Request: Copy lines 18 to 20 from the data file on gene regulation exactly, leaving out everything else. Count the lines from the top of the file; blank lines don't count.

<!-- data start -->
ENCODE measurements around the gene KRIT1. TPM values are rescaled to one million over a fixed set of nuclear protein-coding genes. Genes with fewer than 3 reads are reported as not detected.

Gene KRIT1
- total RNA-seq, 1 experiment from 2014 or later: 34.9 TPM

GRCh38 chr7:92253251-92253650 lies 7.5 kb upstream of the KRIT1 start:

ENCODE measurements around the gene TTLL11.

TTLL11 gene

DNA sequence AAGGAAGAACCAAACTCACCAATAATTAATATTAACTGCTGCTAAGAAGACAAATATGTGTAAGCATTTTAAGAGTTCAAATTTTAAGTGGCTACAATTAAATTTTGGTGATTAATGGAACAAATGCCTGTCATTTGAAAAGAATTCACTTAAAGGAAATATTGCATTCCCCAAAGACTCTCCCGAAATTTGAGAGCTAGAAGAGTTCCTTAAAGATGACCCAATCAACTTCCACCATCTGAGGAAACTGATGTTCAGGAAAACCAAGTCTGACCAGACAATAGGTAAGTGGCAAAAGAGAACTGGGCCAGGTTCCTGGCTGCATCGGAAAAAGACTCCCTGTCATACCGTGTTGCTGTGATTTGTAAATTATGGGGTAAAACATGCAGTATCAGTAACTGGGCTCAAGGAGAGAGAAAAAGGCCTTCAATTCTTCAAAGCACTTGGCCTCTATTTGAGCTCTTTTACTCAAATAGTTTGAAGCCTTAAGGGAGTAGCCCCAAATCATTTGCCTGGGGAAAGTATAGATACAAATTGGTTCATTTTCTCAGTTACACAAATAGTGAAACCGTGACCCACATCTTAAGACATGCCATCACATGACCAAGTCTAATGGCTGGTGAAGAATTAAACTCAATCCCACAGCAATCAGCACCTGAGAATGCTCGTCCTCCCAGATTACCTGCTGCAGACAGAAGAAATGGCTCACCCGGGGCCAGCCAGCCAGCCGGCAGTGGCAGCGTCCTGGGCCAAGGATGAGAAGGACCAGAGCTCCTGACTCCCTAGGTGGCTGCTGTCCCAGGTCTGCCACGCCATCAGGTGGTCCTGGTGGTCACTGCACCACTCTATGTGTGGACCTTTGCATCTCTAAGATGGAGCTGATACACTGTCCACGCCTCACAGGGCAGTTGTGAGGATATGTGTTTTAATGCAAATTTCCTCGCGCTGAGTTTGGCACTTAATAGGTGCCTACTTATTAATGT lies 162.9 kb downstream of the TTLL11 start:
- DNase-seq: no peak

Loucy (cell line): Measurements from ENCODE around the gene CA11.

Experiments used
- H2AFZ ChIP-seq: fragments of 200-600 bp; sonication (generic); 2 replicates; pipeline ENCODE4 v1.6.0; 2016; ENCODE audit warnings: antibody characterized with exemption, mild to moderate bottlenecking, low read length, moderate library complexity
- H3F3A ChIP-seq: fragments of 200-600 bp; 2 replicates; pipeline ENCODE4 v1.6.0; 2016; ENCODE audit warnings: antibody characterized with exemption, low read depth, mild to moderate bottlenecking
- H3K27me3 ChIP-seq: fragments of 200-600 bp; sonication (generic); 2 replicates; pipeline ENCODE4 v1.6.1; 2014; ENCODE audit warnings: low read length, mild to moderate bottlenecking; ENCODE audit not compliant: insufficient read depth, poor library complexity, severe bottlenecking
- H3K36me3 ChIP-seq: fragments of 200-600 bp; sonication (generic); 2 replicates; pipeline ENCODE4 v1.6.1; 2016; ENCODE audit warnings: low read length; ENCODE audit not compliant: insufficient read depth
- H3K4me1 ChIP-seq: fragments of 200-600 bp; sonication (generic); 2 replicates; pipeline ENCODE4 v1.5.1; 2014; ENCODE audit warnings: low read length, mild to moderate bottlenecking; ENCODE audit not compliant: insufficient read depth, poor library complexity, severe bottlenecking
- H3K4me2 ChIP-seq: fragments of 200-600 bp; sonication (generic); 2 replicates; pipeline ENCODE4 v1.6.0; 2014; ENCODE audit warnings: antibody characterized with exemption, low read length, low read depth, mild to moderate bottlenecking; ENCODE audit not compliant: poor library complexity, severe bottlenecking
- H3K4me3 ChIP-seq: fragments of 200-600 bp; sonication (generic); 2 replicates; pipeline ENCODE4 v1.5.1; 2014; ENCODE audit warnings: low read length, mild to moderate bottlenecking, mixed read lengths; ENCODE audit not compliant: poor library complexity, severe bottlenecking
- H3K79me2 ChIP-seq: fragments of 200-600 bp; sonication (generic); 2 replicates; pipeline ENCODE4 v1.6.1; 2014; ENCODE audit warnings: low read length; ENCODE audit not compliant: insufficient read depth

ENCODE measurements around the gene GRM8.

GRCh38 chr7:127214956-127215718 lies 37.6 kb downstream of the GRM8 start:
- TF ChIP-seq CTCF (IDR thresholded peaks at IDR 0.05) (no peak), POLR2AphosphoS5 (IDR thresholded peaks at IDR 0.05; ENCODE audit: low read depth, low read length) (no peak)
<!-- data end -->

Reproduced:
- H3K79me2 ChIP-seq: fragments of 200-600 bp; sonication (generic); 2 replicates; pipeline ENCODE4 v1.6.1; 2014; ENCODE audit warnings: low read length; ENCODE audit not compliant: insufficient read depth

ENCODE measurements around the gene GRM8.

GRCh38 chr7:127214956-127215718 lies 37.6 kb downstream of the GRM8 start: